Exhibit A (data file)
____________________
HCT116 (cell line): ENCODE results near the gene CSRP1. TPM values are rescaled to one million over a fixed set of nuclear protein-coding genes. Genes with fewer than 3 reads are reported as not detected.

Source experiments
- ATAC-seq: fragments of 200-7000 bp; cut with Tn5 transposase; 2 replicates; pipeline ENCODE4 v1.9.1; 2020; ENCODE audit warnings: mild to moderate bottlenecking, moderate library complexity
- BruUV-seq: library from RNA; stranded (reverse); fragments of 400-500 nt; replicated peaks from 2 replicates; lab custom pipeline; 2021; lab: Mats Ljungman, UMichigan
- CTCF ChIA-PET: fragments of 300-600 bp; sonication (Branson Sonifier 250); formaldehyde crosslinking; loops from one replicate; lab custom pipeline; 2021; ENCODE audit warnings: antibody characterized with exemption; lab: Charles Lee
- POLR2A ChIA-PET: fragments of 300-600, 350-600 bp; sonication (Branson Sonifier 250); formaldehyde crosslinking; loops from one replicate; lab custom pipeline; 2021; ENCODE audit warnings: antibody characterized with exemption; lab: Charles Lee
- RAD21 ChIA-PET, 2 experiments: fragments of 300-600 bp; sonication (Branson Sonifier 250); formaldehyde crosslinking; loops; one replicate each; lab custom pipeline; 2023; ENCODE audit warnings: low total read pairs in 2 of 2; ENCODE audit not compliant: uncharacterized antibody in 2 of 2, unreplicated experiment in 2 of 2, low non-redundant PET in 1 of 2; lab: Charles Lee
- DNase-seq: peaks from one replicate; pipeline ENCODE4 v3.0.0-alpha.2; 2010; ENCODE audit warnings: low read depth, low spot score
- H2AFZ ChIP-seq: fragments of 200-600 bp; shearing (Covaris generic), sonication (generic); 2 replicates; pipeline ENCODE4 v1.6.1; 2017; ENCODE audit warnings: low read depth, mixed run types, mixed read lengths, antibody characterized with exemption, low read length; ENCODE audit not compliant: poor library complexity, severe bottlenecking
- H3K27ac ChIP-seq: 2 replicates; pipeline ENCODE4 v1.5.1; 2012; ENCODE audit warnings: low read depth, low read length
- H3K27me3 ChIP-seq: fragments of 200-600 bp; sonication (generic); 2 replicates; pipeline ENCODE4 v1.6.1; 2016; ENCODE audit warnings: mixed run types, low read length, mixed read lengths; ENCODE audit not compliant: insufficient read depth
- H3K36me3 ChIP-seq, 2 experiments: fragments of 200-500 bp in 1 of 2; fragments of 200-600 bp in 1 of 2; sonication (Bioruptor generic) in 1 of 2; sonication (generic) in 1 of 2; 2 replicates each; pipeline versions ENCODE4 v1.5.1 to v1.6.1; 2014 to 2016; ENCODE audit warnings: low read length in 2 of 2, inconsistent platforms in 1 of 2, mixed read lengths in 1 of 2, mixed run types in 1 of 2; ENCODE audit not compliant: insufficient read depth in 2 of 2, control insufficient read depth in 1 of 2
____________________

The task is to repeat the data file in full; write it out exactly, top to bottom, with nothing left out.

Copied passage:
HCT116 (cell line): ENCODE results near the gene CSRP1. TPM values are rescaled to one million over a fixed set of nuclear protein-coding genes. Genes with fewer than 3 reads are reported as not detected.

Source experiments
- ATAC-seq: fragments of 200-7000 bp; cut with Tn5 transposase; 2 replicates; pipeline ENCODE4 v1.9.1; 2020; ENCODE audit warnings: mild to moderate bottlenecking, moderate library complexity
- BruUV-seq: library from RNA; stranded (reverse); fragments of 400-500 nt; replicated peaks from 2 replicates; lab custom pipeline; 2021; lab: Mats Ljungman, UMichigan
- CTCF ChIA-PET: fragments of 300-600 bp; sonication (Branson Sonifier 250); formaldehyde crosslinking; loops from one replicate; lab custom pipeline; 2021; ENCODE audit warnings: antibody characterized with exemption; lab: Charles Lee
- POLR2A ChIA-PET: fragments of 300-600, 350-600 bp; sonication (Branson Sonifier 250); formaldehyde crosslinking; loops from one replicate; lab custom pipeline; 2021; ENCODE audit warnings: antibody characterized with exemption; lab: Charles Lee
- RAD21 ChIA-PET, 2 experiments: fragments of 300-600 bp; sonication (Branson Sonifier 250); formaldehyde crosslinking; loops; one replicate each; lab custom pipeline; 2023; ENCODE audit warnings: low total read pairs in 2 of 2; ENCODE audit not compliant: uncharacterized antibody in 2 of 2, unreplicated experiment in 2 of 2, low non-redundant PET in 1 of 2; lab: Charles Lee
- DNase-seq: peaks from one replicate; pipeline ENCODE4 v3.0.0-alpha.2; 2010; ENCODE audit warnings: low read depth, low spot score
- H2AFZ ChIP-seq: fragments of 200-600 bp; shearing (Covaris generic), sonication (generic); 2 replicates; pipeline ENCODE4 v1.6.1; 2017; ENCODE audit warnings: low read depth, mixed run types, mixed read lengths, antibody characterized with exemption, low read length; ENCODE audit not compliant: poor library complexity, severe bottlenecking
- H3K27ac ChIP-seq: 2 replicates; pipeline ENCODE4 v1.5.1; 2012; ENCODE audit warnings: low read depth, low read length
- H3K27me3 ChIP-seq: fragments of 200-600 bp; sonication (generic); 2 replicates; pipeline ENCODE4 v1.6.1; 2016; ENCODE audit warnings: mixed run types, low read length, mixed read lengths; ENCODE audit not compliant: insufficient read depth
- H3K36me3 ChIP-seq, 2 experiments: fragments of 200-500 bp in 1 of 2; fragments of 200-600 bp in 1 of 2; sonication (Bioruptor generic) in 1 of 2; sonication (generic) in 1 of 2; 2 replicates each; pipeline versions ENCODE4 v1.5.1 to v1.6.1; 2014 to 2016; ENCODE audit warnings: low read length in 2 of 2, inconsistent platforms in 1 of 2, mixed read lengths in 1 of 2, mixed run types in 1 of 2; ENCODE audit not compliant: insufficient read depth in 2 of 2, control insufficient read depth in 1 of 2